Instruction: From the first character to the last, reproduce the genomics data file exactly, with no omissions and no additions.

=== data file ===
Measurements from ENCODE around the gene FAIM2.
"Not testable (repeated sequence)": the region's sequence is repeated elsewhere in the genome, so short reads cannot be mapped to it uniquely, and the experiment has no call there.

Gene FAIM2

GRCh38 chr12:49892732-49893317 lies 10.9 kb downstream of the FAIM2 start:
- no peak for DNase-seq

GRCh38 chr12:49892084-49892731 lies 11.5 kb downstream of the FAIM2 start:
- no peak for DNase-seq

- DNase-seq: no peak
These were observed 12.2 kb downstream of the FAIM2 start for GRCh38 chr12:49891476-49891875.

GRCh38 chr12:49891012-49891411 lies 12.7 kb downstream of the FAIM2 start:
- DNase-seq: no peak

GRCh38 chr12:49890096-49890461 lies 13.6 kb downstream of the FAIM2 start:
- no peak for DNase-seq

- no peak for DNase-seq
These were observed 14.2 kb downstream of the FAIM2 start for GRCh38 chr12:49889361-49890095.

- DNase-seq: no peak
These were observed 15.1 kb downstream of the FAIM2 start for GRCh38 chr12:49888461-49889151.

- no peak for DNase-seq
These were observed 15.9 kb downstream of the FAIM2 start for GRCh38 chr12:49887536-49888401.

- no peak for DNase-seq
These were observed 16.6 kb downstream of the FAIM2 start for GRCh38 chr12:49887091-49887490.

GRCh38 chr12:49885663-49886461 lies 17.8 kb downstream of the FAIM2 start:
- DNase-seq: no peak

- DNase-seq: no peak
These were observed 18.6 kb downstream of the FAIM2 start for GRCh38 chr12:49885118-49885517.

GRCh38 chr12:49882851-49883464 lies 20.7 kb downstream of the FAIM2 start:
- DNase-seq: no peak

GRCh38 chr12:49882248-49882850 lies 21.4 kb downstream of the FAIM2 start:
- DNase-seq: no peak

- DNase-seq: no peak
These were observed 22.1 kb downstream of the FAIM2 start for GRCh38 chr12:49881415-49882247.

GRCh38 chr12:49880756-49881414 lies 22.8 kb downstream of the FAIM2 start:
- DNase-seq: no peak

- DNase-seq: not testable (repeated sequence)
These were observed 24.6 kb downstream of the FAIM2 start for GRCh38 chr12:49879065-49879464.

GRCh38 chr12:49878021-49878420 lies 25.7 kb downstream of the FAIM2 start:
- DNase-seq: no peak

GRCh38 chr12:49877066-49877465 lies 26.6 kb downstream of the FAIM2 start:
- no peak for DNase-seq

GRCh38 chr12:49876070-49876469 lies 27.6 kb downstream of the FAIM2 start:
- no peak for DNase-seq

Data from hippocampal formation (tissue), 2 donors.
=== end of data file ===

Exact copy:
Measurements from ENCODE around the gene FAIM2.
"Not testable (repeated sequence)": the region's sequence is repeated elsewhere in the genome, so short reads cannot be mapped to it uniquely, and the experiment has no call there.

Gene FAIM2

GRCh38 chr12:49892732-49893317 lies 10.9 kb downstream of the FAIM2 start:
- no peak for DNase-seq

GRCh38 chr12:49892084-49892731 lies 11.5 kb downstream of the FAIM2 start:
- no peak for DNase-seq

- DNase-seq: no peak
These were observed 12.2 kb downstream of the FAIM2 start for GRCh38 chr12:49891476-49891875.

GRCh38 chr12:49891012-49891411 lies 12.7 kb downstream of the FAIM2 start:
- DNase-seq: no peak

GRCh38 chr12:49890096-49890461 lies 13.6 kb downstream of the FAIM2 start:
- no peak for DNase-seq

- no peak for DNase-seq
These were observed 14.2 kb downstream of the FAIM2 start for GRCh38 chr12:49889361-49890095.

- DNase-seq: no peak
These were observed 15.1 kb downstream of the FAIM2 start for GRCh38 chr12:49888461-49889151.

- no peak for DNase-seq
These were observed 15.9 kb downstream of the FAIM2 start for GRCh38 chr12:49887536-49888401.

- no peak for DNase-seq
These were observed 16.6 kb downstream of the FAIM2 start for GRCh38 chr12:49887091-49887490.

GRCh38 chr12:49885663-49886461 lies 17.8 kb downstream of the FAIM2 start:
- DNase-seq: no peak

- DNase-seq: no peak
These were observed 18.6 kb downstream of the FAIM2 start for GRCh38 chr12:49885118-49885517.

GRCh38 chr12:49882851-49883464 lies 20.7 kb downstream of the FAIM2 start:
- DNase-seq: no peak

GRCh38 chr12:49882248-49882850 lies 21.4 kb downstream of the FAIM2 start:
- DNase-seq: no peak

- DNase-seq: no peak
These were observed 22.1 kb downstream of the FAIM2 start for GRCh38 chr12:49881415-49882247.

GRCh38 chr12:49880756-49881414 lies 22.8 kb downstream of the FAIM2 start:
- DNase-seq: no peak

- DNase-seq: not testable (repeated sequence)
These were observed 24.6 kb downstream of the FAIM2 start for GRCh38 chr12:49879065-49879464.

GRCh38 chr12:49878021-49878420 lies 25.7 kb downstream of the FAIM2 start:
- DNase-seq: no peak

GRCh38 chr12:49877066-49877465 lies 26.6 kb downstream of the FAIM2 start:
- no peak for DNase-seq

GRCh38 chr12:49876070-49876469 lies 27.6 kb downstream of the FAIM2 start:
- no peak for DNase-seq

Data from hippocampal formation (tissue), 2 donors.